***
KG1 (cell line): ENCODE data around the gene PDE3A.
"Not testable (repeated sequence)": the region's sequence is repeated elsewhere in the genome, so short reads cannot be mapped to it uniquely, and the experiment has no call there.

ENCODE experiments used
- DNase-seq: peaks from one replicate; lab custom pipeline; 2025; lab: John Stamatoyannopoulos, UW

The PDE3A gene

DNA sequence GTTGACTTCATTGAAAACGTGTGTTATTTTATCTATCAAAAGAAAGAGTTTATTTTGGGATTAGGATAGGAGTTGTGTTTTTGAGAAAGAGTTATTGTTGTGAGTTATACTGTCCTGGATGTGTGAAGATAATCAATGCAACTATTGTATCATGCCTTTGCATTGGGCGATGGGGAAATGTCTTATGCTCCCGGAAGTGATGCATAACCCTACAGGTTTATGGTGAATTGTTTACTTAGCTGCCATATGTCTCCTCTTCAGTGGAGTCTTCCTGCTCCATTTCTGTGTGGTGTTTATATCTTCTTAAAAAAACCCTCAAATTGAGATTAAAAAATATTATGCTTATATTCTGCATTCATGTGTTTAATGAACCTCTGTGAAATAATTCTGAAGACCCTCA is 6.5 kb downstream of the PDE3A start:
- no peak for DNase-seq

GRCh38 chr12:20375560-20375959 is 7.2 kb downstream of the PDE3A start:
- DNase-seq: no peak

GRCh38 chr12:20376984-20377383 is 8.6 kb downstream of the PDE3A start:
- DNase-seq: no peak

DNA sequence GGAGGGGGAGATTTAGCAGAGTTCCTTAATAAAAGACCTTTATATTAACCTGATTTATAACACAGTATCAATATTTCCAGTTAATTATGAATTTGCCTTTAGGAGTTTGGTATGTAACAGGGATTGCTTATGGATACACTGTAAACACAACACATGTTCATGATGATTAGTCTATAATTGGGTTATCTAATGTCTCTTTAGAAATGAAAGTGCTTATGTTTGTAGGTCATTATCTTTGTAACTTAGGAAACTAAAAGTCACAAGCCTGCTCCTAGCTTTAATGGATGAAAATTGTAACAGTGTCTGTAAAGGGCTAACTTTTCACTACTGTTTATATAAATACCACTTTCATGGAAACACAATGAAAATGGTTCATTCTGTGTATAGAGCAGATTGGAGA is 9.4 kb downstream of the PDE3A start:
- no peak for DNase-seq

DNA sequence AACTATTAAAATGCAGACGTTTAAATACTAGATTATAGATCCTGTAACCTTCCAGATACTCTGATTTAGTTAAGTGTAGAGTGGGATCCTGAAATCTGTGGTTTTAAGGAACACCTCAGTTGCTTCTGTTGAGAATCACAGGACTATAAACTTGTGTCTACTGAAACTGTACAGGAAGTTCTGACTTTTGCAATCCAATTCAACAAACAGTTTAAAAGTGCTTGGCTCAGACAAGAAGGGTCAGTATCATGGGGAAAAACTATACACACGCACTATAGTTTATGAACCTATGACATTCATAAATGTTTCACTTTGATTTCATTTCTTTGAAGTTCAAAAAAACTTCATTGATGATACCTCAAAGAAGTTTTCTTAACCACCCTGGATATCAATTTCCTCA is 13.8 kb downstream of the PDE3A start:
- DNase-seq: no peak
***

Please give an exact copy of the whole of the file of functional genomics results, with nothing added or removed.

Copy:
KG1 (cell line): ENCODE data around the gene PDE3A.
"Not testable (repeated sequence)": the region's sequence is repeated elsewhere in the genome, so short reads cannot be mapped to it uniquely, and the experiment has no call there.

ENCODE experiments used
- DNase-seq: peaks from one replicate; lab custom pipeline; 2025; lab: John Stamatoyannopoulos, UW

The PDE3A gene

DNA sequence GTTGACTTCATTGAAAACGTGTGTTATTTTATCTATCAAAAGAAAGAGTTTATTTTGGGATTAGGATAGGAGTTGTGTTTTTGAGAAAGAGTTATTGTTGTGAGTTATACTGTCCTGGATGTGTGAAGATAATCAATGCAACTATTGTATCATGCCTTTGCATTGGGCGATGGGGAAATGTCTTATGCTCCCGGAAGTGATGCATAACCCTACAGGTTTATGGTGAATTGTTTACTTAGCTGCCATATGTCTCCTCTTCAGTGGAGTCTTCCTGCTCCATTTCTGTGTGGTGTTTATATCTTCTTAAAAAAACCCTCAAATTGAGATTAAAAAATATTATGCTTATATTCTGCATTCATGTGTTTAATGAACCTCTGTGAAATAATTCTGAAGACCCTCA is 6.5 kb downstream of the PDE3A start:
- no peak for DNase-seq

GRCh38 chr12:20375560-20375959 is 7.2 kb downstream of the PDE3A start:
- DNase-seq: no peak

GRCh38 chr12:20376984-20377383 is 8.6 kb downstream of the PDE3A start:
- DNase-seq: no peak

DNA sequence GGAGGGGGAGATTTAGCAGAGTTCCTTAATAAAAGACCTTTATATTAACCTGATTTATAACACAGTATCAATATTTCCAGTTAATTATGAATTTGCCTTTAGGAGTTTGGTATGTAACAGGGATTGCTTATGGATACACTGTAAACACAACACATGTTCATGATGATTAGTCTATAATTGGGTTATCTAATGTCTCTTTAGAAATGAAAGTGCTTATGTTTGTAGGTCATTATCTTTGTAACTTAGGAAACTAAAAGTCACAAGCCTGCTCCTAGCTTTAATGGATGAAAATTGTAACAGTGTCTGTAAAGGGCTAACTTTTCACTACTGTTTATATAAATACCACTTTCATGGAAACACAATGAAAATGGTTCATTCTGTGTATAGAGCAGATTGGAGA is 9.4 kb downstream of the PDE3A start:
- no peak for DNase-seq

DNA sequence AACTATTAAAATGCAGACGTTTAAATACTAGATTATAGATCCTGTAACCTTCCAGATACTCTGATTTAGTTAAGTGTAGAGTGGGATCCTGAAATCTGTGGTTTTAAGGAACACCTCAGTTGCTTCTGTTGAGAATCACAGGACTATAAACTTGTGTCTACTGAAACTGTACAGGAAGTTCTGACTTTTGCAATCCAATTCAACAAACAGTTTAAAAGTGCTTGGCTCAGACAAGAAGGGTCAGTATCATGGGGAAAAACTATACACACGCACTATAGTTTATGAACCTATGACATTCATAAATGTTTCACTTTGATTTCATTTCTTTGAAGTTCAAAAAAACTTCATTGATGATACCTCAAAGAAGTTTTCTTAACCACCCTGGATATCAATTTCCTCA is 13.8 kb downstream of the PDE3A start:
- DNase-seq: no peak